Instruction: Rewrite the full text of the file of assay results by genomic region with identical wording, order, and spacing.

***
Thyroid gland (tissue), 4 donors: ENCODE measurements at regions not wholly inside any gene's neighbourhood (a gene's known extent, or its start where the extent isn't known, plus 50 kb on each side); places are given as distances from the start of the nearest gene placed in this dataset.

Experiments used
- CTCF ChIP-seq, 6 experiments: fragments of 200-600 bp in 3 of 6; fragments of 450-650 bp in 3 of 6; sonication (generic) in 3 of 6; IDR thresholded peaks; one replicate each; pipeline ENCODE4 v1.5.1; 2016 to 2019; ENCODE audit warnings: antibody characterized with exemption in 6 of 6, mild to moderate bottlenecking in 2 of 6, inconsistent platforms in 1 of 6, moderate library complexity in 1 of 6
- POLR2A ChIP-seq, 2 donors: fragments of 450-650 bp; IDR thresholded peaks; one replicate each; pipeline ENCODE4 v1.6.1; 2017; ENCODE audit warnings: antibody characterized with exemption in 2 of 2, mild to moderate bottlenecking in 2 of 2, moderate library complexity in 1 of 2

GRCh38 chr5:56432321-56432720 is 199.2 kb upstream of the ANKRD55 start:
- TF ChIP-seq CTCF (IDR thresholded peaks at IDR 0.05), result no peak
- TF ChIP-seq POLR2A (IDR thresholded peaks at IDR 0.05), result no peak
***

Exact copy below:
Thyroid gland (tissue), 4 donors: ENCODE measurements at regions not wholly inside any gene's neighbourhood (a gene's known extent, or its start where the extent isn't known, plus 50 kb on each side); places are given as distances from the start of the nearest gene placed in this dataset.

Experiments used
- CTCF ChIP-seq, 6 experiments: fragments of 200-600 bp in 3 of 6; fragments of 450-650 bp in 3 of 6; sonication (generic) in 3 of 6; IDR thresholded peaks; one replicate each; pipeline ENCODE4 v1.5.1; 2016 to 2019; ENCODE audit warnings: antibody characterized with exemption in 6 of 6, mild to moderate bottlenecking in 2 of 6, inconsistent platforms in 1 of 6, moderate library complexity in 1 of 6
- POLR2A ChIP-seq, 2 donors: fragments of 450-650 bp; IDR thresholded peaks; one replicate each; pipeline ENCODE4 v1.6.1; 2017; ENCODE audit warnings: antibody characterized with exemption in 2 of 2, mild to moderate bottlenecking in 2 of 2, moderate library complexity in 1 of 2

GRCh38 chr5:56432321-56432720 is 199.2 kb upstream of the ANKRD55 start:
- TF ChIP-seq CTCF (IDR thresholded peaks at IDR 0.05), result no peak
- TF ChIP-seq POLR2A (IDR thresholded peaks at IDR 0.05), result no peak